Author Topic: Why Nobody Buys Sound Cards Anymore  (Read 6906 times)

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Offline b_force

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Re: Why Nobody Buys Sound Cards Anymore
« Reply #75 on: November 06, 2018, 03:24:59 pm »
The major problem is intermodulation distortion produced by the speaker drivers themselves and especially with the bass driver.  This is minimized by limiting displacement which is not difficult for higher frequency drivers but a major problem at low frequencies.  The reason bass-reflex designs are so helpful is that they minimize driver displacement at resonance which is exactly the procedure I use for tuning during construction.  All that it takes is an audio signal generator, multimeter, and enclosure design which allows adjustment.
Well, in fact a bass-reflex system is actually more likely to introduce more non-linear distortion

See; https://www.klippel.de/fileadmin/_migrated/content_uploads/Loudspeaker_Nonlinearities%E2%80%93Causes_Parameters_Symptoms_01.pdf
Page 16 (if you look around the web you will find similar findings)

Still, Floyd Toole (Sound Reproduction: The Acoustics and Psychoacoustics of Loudspeakers and Rooms) basically has proved that all these effects are less important on the "priority list".
Or in other words, bad directivity and room acoustics are much more significant that just a little bit of extra distortion.
Of course all within limits.

But in general, yes more excursion means more distortion. Mostly due too non-lineair effects in the suspension and magnetic field.
So for the same air volume displacement, it is always better to take a bigger woofer.
Although with a proper driver design (especially the motor) that isn't always that black and white.
A bad designed 12" will perform less than a very well designed 8".
(a side note, a good designed speaker isn't always more expensive)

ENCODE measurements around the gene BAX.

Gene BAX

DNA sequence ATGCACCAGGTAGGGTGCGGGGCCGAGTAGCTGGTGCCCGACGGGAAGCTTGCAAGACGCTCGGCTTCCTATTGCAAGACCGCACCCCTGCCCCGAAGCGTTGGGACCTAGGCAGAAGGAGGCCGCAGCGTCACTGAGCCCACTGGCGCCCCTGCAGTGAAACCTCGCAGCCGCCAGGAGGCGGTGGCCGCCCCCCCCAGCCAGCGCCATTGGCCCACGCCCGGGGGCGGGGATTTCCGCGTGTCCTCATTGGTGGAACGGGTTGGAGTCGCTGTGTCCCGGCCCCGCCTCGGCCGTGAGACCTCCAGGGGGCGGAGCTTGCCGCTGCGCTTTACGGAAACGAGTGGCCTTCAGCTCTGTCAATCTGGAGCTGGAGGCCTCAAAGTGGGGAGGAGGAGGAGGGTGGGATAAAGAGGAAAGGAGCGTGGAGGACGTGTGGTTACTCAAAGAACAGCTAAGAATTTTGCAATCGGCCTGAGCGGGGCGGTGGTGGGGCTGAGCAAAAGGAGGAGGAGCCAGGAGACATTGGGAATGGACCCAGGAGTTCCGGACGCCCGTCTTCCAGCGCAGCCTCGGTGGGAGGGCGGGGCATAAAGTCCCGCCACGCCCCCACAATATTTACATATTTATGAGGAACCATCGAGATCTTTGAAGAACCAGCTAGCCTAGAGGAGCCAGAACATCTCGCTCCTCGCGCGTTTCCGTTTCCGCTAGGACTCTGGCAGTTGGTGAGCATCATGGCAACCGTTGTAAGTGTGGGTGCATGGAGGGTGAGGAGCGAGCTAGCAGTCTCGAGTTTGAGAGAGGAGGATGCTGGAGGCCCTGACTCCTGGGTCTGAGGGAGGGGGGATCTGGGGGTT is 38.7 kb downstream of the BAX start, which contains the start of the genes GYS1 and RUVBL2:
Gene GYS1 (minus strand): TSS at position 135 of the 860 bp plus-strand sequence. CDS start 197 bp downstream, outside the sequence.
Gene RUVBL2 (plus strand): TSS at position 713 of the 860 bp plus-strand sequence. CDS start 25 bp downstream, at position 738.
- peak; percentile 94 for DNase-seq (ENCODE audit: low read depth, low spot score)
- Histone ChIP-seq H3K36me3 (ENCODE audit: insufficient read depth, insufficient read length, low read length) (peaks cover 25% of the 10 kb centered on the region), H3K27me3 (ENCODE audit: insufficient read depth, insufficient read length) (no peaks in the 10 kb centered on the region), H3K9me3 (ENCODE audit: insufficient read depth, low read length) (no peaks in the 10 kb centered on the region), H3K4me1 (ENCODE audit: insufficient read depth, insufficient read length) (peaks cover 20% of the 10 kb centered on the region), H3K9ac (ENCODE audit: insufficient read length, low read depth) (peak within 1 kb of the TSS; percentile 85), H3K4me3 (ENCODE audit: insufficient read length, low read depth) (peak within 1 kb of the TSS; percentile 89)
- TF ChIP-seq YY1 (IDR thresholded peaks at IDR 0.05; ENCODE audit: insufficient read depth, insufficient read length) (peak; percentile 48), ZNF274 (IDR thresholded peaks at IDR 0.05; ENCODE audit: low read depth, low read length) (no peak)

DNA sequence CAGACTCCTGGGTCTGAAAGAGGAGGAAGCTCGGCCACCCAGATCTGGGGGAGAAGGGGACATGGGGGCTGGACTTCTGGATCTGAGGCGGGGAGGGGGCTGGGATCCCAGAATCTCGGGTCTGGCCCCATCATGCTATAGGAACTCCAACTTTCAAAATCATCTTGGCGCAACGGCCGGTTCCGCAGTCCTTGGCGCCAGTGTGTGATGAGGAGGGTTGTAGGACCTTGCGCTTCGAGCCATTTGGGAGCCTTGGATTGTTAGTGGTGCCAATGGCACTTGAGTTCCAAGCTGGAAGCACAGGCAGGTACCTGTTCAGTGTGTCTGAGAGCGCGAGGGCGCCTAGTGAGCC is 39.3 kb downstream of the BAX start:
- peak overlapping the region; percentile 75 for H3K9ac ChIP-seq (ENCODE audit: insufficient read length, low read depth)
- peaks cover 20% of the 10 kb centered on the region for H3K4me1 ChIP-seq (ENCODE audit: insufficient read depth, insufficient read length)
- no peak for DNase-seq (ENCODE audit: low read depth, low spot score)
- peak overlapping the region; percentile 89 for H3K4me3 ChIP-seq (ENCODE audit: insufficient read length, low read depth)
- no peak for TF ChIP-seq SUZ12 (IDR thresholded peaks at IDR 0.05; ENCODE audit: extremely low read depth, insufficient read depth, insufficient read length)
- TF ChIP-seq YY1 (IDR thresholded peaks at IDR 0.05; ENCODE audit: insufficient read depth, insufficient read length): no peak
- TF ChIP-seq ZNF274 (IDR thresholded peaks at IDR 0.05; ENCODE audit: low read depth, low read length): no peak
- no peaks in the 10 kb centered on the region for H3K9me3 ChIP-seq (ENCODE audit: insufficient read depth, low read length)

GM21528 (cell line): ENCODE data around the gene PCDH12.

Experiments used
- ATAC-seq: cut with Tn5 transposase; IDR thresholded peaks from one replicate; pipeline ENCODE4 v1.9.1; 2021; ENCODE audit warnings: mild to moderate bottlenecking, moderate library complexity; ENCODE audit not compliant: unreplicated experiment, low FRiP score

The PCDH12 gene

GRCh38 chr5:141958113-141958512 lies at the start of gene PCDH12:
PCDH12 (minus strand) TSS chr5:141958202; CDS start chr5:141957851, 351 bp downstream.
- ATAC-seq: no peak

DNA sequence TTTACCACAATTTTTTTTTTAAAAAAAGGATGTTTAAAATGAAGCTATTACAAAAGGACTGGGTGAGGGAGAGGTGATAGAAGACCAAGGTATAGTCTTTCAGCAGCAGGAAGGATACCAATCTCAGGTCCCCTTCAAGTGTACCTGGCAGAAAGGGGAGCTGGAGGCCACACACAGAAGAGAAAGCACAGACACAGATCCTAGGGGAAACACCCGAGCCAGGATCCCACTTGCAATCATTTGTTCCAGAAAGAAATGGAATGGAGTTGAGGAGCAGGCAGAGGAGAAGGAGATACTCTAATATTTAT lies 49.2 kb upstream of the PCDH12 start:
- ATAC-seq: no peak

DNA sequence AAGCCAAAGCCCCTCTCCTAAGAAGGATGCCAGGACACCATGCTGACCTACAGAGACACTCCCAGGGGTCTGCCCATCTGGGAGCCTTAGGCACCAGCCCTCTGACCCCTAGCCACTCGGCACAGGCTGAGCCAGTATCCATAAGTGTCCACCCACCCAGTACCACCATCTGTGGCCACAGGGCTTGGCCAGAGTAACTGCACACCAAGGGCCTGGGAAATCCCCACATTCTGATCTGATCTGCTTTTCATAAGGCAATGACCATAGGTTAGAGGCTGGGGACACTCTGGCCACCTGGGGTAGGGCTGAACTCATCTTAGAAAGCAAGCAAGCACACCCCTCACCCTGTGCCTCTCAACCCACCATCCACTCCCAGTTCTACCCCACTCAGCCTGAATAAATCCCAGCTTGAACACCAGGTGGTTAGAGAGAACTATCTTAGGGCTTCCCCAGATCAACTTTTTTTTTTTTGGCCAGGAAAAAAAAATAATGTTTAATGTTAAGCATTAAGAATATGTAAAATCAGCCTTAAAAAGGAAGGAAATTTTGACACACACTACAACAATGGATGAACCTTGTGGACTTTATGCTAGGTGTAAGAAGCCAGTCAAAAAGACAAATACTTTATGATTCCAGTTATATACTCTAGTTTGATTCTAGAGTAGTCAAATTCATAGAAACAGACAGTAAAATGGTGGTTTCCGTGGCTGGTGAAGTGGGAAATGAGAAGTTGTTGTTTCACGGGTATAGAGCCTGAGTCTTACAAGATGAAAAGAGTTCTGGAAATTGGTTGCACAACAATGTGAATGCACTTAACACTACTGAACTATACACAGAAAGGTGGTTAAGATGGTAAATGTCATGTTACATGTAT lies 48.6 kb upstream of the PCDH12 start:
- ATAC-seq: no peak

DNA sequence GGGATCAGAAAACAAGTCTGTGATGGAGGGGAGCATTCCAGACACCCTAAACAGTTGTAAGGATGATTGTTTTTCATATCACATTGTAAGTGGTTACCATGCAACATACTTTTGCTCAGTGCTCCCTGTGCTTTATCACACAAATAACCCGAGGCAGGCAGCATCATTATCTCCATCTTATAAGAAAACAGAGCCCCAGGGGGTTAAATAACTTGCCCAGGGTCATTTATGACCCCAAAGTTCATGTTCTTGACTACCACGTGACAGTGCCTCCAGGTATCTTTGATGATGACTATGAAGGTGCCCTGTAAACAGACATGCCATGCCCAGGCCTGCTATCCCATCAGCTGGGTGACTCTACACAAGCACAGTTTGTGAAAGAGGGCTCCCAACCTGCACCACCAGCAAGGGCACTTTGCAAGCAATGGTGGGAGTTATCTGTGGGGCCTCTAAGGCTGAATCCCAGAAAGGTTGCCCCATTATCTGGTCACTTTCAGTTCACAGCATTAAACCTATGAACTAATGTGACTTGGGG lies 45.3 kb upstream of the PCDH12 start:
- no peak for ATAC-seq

Btw, signal generators and multimeters are old fashioned.
Just get a laptop, smartphone or PC with a decent soundcard.
"If you can't explain it simply (or at all), you don't understand it well enough." A. Einstein

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Offline John B

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Re: Why Nobody Buys Sound Cards Anymore
« Reply #76 on: November 06, 2018, 09:21:01 pm »
I'm still running a MOTU firewire interface for audio and music production purposes. I use a Scarlett interface on the PC as an audio out and headphone preamp.

What is interesting in this conversation is that audio interfaces are compromises in themselves. So while you may look at motherboard based sound hardware as being an all-in-one compromise, an audio engineer may look at an interface as being an all-in-one compromise. That is, the interface is a mix of ADCs/DACs and preamps. If you want to spend big bucks and get the absolute best in each area, you have to buy them separately.

It's not audiophoolery either. For example the headphone preamp in my MOTU isn't that powerful, so I have a separate multi channel headphone amp for driving 250 ohm headphones. Having said that, a high end interface is plenty for professional quality recordings.
 

Offline b_force

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Re: Why Nobody Buys Sound Cards Anymore
« Reply #77 on: November 06, 2018, 10:13:27 pm »
I'm still running a MOTU firewire interface for audio and music production purposes. I use a Scarlett interface on the PC as an audio out and headphone preamp.

What is interesting in this conversation is that audio interfaces are compromises in themselves. So while you may look at motherboard based sound hardware as being an all-in-one compromise, an audio engineer may look at an interface as being an all-in-one compromise. That is, the interface is a mix of ADCs/DACs and preamps. If you want to spend big bucks and get the absolute best in each area, you have to buy them separately.